Continuing last week’s post on making studio tuition and enrollment plans for August 2022 now instead of mid-summr, it’s important to consider your personal worth. In some areas of the United States, teachers often feel compelled to low ball their prices because the teacher around the corner is charging so much less. Before you go down that road, consider the following:
- What is your professional background? Do you have one or more degrees in piano/music? If so, putting yourself in the same category as someone without the same background is not only financially harmful to you, it is detrimental to your program. Parents (although not all) are more savvy than that. Most will appreciate your background.
2. Your advertising/studio policy should tout your background, experience, professional association memberships and the like so parents can compare like and like. I believe we often paint all parents with the same brush and assume that the money factor is the only thing they consider. How many times have parents called me over the years when they hear their child’s friend play at their home and are surprised by the difference in quality and advancement of playing? More than I can count. May parents will see the money they are wasting drifting through yet another school year without true progress. Just last week a mother called me with a 14 year old who has had 3 years of lessons. She was in Faber 3A. No other repertoire, just Faber method. She wanted her daughter enrolled where she could participate and festivals. I had to inform this mom that the music she was currently playing that none of that qualifies for festival repertoire. She honestly didn’t know there was anything else to play. As frustrating as it is sometimes, we need to inform our parents of what true instrumental training should include. Most students are motivated when they see the variety and quality of repertoire they can add to their method study, if that is how you choose to introduce classical repertoire.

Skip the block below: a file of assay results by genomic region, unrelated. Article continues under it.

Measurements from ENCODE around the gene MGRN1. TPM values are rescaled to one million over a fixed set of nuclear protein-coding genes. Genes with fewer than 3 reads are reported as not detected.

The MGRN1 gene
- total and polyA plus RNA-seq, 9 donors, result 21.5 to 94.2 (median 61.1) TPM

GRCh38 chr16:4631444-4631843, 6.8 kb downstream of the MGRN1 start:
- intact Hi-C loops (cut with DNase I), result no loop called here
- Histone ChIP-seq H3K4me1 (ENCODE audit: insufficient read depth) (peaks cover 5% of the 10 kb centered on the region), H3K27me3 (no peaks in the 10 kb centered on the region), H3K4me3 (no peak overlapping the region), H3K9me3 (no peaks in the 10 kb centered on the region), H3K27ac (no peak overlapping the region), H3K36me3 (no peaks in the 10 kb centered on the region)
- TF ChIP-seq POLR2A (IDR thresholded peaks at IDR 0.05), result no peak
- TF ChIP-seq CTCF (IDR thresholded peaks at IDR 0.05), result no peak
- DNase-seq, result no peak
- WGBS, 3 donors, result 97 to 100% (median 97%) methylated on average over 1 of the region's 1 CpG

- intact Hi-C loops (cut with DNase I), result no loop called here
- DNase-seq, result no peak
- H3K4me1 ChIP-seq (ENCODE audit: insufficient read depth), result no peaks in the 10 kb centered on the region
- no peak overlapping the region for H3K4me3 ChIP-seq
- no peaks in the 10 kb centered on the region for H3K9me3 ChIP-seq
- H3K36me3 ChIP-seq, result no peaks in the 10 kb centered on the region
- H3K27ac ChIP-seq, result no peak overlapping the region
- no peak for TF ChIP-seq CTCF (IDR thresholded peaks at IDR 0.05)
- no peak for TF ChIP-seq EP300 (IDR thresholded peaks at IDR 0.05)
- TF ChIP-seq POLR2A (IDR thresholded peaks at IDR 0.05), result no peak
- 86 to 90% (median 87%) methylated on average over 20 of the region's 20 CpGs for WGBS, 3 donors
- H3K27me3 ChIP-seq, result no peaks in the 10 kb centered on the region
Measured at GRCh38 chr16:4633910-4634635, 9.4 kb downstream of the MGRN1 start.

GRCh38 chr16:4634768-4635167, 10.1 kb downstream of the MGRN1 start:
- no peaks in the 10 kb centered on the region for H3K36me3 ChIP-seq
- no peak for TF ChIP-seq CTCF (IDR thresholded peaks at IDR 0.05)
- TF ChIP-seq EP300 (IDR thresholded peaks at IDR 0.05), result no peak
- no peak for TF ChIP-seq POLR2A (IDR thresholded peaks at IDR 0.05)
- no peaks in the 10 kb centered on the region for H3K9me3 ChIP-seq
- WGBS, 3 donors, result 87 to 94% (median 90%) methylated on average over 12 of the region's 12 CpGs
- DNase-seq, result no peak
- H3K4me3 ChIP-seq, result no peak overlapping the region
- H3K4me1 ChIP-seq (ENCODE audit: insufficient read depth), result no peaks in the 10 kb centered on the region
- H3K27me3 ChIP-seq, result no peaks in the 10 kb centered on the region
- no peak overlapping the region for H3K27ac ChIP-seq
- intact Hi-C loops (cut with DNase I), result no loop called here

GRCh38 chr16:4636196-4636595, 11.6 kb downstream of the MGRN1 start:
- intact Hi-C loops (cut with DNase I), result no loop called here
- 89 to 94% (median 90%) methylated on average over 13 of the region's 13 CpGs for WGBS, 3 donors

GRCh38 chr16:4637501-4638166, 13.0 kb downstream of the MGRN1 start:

3. What offerings does your studio have during the year? Multiple recitals, ensemble playing, or other activities that separate your studio as more upscale will only attract better students and parents more committed to study!
These are just some of the things you should cover during any interview. Tout your successes! Bring home the many events and actiivites you offer. Most importantly, do not neglect to offer advice on where you could take their child if they are willing! What types and styles of music will they play this year? How far should their advancement be after one year with you? I’ll bet they’ve never heard that from a teacher before! Pull out a piece you think reasonably the student COULD PLAY after one year. Show it to them and let them see the difference visually for themselves. In this way, you are not putting down the student’s current progress, you are looking forward and offering a positive view of the year ahead.
4. Finally, in your introductory packet, consider putting a one page bio or even better, a clear one page resume. Now any parent will see that you are a well-equiped serious teacher. You will stand out!
Happy interviewing! Incorporate more discussion of these areas in your meet and greets and compare results from prevous years! All the best of more studio successes in 2022!